Re: Apologetics and Genesis
Fri, 13 Nov 1998 20:50:24 EST

In a message dated 11/13/98 1:33:02 PM Pacific Standard Time, Dick Fischer

<< Also the cities are all Mesopotamian or Assyrian in Genesis 1-11.>>

I am sure it is just an oversight, but Gen 10 mentions cities in Palestine
(vv. 15, 19) as well as Tarshish, somewhere across the Mediterranean to the
West of Palestine (v. 4; Jonah).

And Glenn Morton wrote:

>I am disturbed by the trend I see in theology for making Adam not the
>father of the entire human race and making him the father of only one part.
to which Dick answered,

>>If there is a trend, all I can say is hallelujah, my message is not falling
deaf ears. Glenn and George notwithstanding.>>

I don't see a trend; but I do agree with Glenn and George on this basis:

According to Dick's theory, only Adam and his descendants were created in the
image of God. Prior people, even Homo sapiens such as at Catal Huyuk (p. 194)
were not in the image of God. This means that people today who are descendants
of "Pre-Adamites" and not in the Adamic descent do not have the image of God.
This means they are lesser beings whom one can kill with impunity because the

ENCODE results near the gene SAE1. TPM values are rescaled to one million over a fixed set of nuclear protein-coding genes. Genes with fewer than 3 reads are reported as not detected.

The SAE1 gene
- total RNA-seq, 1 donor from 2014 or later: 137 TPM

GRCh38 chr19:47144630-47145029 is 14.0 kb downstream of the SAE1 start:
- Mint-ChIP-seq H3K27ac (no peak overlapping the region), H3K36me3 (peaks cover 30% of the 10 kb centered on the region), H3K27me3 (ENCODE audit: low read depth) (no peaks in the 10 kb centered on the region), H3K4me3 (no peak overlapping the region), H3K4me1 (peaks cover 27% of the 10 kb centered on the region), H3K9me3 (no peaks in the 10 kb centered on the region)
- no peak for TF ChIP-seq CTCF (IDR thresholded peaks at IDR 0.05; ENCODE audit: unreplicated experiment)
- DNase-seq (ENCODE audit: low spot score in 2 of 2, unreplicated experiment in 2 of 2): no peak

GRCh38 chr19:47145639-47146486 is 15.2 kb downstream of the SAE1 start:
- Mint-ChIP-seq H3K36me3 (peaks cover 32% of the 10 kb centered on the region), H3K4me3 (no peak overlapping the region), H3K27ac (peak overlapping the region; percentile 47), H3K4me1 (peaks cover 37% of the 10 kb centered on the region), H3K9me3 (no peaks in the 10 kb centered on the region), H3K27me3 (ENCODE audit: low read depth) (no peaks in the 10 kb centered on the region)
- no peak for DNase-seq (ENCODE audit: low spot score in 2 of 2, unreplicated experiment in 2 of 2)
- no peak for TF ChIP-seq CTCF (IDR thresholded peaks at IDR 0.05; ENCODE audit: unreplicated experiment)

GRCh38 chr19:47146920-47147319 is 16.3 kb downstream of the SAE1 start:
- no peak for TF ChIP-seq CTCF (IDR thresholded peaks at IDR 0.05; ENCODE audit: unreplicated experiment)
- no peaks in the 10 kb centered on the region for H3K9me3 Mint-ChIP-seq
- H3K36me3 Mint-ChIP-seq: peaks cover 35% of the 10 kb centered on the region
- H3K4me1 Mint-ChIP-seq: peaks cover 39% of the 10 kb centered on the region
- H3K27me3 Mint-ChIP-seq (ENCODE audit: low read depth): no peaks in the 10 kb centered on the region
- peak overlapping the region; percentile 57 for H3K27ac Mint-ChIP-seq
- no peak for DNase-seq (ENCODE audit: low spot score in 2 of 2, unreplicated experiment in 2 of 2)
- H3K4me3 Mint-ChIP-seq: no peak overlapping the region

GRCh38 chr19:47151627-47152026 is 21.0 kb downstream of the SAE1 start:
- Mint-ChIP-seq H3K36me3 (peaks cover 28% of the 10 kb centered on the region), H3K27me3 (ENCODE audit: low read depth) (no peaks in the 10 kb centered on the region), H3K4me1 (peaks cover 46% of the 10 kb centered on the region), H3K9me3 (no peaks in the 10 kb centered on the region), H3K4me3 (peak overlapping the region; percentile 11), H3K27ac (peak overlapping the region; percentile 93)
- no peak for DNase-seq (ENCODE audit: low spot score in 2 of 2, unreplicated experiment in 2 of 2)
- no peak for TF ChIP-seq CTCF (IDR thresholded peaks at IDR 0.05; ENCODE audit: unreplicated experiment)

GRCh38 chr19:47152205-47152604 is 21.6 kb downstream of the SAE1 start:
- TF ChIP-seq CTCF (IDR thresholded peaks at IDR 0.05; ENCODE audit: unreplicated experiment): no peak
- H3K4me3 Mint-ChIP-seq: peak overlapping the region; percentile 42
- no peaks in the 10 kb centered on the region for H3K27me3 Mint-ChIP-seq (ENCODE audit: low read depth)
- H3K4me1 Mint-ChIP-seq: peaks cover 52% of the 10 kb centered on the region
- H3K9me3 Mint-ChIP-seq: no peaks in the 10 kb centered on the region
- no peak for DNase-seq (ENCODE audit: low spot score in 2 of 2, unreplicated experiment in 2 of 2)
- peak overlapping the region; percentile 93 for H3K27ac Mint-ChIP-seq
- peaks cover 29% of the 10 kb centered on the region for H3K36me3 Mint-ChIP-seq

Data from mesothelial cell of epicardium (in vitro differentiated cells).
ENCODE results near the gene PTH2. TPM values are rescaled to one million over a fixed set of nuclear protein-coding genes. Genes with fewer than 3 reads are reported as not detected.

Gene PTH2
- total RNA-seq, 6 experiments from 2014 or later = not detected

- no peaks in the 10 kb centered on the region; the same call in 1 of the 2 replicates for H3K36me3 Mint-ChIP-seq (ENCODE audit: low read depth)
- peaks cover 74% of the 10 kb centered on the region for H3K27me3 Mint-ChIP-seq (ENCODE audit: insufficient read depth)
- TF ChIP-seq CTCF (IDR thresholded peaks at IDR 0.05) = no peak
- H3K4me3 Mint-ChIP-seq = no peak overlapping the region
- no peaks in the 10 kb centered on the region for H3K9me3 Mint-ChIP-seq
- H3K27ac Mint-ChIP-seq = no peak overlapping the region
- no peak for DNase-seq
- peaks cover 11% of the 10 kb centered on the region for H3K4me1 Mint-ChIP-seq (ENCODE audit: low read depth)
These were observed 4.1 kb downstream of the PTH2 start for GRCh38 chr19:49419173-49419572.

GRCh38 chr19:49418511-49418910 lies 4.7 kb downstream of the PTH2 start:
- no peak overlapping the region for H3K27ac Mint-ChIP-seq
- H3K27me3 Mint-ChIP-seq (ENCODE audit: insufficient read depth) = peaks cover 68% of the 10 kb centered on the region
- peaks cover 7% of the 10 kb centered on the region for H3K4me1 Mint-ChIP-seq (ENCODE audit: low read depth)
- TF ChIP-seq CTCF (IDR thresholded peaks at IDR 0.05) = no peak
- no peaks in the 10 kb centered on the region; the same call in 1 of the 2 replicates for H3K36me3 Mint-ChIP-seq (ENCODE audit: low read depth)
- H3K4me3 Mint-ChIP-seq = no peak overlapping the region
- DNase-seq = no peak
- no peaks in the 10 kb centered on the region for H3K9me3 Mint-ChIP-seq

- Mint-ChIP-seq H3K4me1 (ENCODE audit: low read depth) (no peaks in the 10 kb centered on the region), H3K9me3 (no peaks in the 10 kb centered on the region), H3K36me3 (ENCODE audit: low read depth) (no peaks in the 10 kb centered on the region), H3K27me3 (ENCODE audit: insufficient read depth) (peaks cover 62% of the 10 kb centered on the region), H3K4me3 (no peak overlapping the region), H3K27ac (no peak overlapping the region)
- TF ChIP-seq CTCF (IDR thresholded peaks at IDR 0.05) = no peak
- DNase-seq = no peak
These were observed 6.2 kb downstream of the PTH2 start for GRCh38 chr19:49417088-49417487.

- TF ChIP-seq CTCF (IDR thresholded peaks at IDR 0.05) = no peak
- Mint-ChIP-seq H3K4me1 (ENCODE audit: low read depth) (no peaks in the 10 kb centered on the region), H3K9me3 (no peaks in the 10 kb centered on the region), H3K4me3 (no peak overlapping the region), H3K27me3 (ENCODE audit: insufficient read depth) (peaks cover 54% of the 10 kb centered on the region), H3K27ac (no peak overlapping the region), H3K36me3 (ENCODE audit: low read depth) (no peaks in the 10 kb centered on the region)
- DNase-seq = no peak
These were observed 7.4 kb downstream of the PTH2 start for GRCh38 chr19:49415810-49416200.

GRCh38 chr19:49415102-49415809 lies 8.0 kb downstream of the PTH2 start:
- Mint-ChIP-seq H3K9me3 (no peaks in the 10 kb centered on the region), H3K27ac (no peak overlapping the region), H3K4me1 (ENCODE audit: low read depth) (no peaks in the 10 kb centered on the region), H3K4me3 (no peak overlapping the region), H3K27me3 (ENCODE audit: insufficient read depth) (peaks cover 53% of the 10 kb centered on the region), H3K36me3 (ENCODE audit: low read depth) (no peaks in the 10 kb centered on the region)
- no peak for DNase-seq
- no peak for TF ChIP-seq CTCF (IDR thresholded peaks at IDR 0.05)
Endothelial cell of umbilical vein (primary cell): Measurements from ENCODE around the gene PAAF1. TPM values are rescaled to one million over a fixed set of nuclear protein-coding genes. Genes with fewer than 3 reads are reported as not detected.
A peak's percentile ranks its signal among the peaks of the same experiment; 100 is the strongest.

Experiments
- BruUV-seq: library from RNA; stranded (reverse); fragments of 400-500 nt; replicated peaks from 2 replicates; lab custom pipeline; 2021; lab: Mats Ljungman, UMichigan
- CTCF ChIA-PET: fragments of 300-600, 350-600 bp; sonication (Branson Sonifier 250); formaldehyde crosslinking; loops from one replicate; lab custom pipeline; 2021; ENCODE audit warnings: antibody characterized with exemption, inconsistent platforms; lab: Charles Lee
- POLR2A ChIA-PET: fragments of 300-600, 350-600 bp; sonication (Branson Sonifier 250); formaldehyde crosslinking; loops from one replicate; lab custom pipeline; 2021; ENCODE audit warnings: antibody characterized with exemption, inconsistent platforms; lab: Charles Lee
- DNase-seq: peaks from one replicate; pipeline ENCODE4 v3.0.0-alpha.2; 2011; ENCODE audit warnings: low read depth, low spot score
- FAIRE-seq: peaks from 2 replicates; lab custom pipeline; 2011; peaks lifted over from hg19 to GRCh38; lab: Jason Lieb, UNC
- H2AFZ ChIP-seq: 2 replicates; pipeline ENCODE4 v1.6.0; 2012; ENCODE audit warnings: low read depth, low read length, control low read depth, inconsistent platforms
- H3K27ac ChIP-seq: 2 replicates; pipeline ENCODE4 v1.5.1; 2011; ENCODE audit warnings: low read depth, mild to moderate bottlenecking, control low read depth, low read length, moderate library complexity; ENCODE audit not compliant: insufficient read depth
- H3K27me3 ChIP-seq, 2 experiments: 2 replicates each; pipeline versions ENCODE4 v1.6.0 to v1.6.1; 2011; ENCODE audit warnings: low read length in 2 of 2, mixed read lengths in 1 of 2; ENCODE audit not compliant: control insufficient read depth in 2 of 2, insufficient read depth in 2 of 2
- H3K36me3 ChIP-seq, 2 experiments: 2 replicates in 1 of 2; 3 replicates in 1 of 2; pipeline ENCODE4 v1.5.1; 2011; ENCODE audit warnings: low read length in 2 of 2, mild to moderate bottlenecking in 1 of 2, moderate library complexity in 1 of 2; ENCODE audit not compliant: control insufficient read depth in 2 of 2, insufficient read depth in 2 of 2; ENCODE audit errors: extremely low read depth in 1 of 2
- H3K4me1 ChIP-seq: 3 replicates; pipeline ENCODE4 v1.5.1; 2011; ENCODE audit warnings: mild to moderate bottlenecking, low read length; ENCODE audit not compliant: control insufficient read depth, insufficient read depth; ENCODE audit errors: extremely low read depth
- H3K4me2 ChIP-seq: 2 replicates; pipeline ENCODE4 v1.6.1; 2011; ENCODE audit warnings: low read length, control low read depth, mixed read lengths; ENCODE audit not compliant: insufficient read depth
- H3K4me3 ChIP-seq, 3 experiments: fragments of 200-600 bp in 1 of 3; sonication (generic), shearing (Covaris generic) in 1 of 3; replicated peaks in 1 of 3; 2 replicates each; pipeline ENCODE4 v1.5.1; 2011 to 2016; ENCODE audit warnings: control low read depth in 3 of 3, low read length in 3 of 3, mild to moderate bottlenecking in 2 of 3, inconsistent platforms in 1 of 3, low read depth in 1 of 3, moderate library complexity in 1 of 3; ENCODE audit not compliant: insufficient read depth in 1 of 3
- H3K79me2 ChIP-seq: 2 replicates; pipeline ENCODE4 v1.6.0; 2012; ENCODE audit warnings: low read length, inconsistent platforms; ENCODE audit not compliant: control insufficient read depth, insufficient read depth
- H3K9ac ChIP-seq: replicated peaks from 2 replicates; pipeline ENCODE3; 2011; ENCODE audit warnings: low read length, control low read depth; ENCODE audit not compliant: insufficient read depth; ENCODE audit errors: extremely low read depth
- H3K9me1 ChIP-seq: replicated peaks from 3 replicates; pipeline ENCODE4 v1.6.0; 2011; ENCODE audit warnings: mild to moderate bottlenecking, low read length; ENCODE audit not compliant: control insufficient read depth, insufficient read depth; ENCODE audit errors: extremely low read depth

basis of capital punishment in Gen 9:6 is that (according to Dick's theory)
only those in the line of Adam are in the image of God. Since some people
such as the Bushmanoids, the Australian aboriginals and native Americans have
been isolated from the Adamic gene pool for thousands of years, they could and
can be killed more freely than if they had the image of God. I think that
logically follows from Dick's construction; but, I do not think it is

I think it is much more biblical to interpret Gen 1:26 in the light of the
preceding context, a context of universality. There is no place in the
account for two creations of man, one without the image of God and one with
the image of God. This is the only place in the account that the creation of
any homo sapiens can be found. If the residents of Catal Huyuk are not
covered by Gen 1:26 they will have to be covered by an earlier verse and hence
just be animals of some kind. In that case, of course we can kill them
freely. The context of Gen 1:26, however, compels us to agree with I Cor
15:45 that Adam was the "first man." Accordingly, all of homo sapiens were
descended from him: the residents of Catal Huyuk, the Australian aboriginals,
native Americans. We cannot afford to let these people be classified as
animals, as not part of mankind..

Paul Seely